(WSJ) Huawei Technologies Co. will begin selling smartphones capable of running its self-designed operating system next year, as it seeks to keep its consumer business going without Google Android and other U.S. suppliers.
Huawei has been racing to engineer U.S.-origin technology out of its consumer gadgets and telecommunications equipment after a series of restrictions by the Trump administration, limiting its access to American components or chips built using U.S. technology.
The restrictions have meant Huawei’s popular smartphones can’t be sold with Google’s suite of software, gouging sales of its devices in markets outside of China.
Despite the restrictions, Huawei shot to the top of the global smartphone industry in the second quarter, beating out Samsung Electronics Co. and Apple Inc. for the top spot. That success came on the back of strong shipments in China, where consumers are used to using alternatives to Google software. Overseas, its sales withered.
The company has developed its own ecosystem of smartphone apps to replace Google Mobile Services, the software bundle that includes the Play app store, Google Maps and other popular apps. Huawei’s software bundle is called Huawei Mobile Services.
Richard Yu, the head of Huawei’s consumer-electronics business, said Thursday that the company would go a step further by selling smartphones running its self-developed operating system, called “Harmony OS.” Huawei first announced the operating system last year, but it currently runs only on Huawei’s line of other smart devices.
Mr. Yu said the beta version of Harmony OS for smartphones would be made available to app developers in China by the end of the year. He spoke at Huawei’s annual developers conference at a basketball arena in Dongguan, in southern China.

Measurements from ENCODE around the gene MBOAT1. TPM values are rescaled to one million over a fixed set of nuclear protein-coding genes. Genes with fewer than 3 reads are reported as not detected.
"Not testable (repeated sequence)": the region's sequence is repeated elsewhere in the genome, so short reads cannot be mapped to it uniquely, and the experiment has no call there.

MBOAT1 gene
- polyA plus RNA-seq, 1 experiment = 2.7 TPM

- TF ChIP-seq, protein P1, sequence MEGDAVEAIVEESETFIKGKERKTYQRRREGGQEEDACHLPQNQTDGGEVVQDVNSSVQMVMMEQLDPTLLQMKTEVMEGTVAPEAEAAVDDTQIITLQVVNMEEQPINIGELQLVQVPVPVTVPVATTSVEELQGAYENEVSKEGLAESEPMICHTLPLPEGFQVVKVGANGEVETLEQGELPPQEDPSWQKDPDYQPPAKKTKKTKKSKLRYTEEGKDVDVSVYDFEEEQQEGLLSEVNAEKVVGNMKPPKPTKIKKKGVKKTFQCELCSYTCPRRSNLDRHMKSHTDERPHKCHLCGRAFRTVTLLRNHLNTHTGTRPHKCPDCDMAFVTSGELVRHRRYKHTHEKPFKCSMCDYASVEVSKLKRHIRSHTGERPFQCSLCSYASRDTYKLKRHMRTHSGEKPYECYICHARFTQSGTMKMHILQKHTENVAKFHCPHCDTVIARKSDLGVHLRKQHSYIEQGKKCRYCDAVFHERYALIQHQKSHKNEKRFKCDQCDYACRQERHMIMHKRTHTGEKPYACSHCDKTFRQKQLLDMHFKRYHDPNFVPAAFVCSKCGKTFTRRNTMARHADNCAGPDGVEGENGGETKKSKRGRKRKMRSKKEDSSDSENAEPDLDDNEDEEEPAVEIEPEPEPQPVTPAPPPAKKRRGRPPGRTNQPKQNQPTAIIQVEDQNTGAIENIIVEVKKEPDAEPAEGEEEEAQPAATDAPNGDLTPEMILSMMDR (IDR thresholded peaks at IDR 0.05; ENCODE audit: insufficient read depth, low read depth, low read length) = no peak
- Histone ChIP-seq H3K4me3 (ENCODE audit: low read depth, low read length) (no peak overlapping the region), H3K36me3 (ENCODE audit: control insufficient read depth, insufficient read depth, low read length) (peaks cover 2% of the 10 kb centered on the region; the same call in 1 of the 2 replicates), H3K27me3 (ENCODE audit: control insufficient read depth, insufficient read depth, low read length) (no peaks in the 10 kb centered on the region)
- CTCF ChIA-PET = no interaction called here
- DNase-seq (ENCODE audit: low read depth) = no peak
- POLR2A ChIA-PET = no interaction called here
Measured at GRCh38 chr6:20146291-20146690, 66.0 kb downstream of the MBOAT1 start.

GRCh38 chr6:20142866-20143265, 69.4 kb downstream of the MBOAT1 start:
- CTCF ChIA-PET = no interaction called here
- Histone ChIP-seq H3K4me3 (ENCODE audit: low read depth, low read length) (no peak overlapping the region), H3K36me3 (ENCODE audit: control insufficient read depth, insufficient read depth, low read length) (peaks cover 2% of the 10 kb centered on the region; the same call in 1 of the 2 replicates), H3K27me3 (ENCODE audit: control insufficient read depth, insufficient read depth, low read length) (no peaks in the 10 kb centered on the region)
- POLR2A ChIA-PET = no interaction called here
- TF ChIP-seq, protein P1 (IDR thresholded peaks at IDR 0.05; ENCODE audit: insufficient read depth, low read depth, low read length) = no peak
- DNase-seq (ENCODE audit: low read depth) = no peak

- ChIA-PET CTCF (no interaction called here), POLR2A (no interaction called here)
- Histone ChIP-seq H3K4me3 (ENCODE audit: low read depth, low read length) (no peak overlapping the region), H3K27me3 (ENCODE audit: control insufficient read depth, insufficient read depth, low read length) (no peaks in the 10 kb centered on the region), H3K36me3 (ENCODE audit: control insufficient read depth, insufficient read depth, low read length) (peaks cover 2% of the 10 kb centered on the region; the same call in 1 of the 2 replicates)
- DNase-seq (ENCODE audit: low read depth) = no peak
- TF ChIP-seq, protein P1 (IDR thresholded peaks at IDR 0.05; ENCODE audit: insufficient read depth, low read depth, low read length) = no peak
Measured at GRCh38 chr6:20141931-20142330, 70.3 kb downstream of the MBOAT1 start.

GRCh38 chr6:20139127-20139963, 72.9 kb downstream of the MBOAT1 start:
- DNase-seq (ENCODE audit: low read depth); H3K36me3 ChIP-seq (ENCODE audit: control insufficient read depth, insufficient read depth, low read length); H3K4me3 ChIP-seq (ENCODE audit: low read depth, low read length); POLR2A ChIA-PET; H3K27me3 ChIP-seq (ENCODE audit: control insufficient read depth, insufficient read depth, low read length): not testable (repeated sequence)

Mr. Yu said the operating system could eventually be available to other smartphone vendors as well—likely a reference to Chinese handset vendors such as Oppo, Vivo or Xiaomi Corp., whose devices also run on Android.
In addition to its dominance in smartphones, Huawei is the world’s largest maker of telecommunications equipment and a leader in 5G technology. U.S. officials say the company’s gear could be used by Beijing to spy—accusations that the company and Beijing deny—and have been pressing allies to drop the company as a 5G network-equipment vendor.
Last year, the U.S. Commerce Department placed Huawei on a trade blacklist, preventing companies from selling it U.S.-origin technology without a license. The U.S. further tightened restrictions this year by stopping sales of any chips to Huawei made using U.S. technology, starving it of basic components to make phones and other equipment. Huawei has enough chip inventories to last until early 2021, according to estimates by research firm Gartner.
“If Huawei fails to ensure sufficient smartphone shipment next year, then the Harmony OS for smartphones, which is planned to reach end-users next year, will only arrive to limited numbers of consumers,” said Mo Jia, an analyst at Canalys.
That would make it only “a symbolic innovation, rather than a practical game changer,” he said.
Last month, Mr. Yu said that the company’s forthcoming Mate 40 smartphone will be the last Huawei device to be equipped with its flagship Kirin chips. Huawei is seen as a global leader in chip design, but the U.S. restrictions have strangled its access to advanced chip manufacturers such as Taiwan Semiconductor Manufacturing Co.
The full effect of the new restrictions depends in part on whether the Commerce Department grants licenses to chip companies to continue supplying components to Huawei. Last week, Taiwanese chip designer MediaTek Inc. said it had applied to the department seeking a license to continue selling chips to Huawei.
Source: Wall Street Journal by Dan Strumpf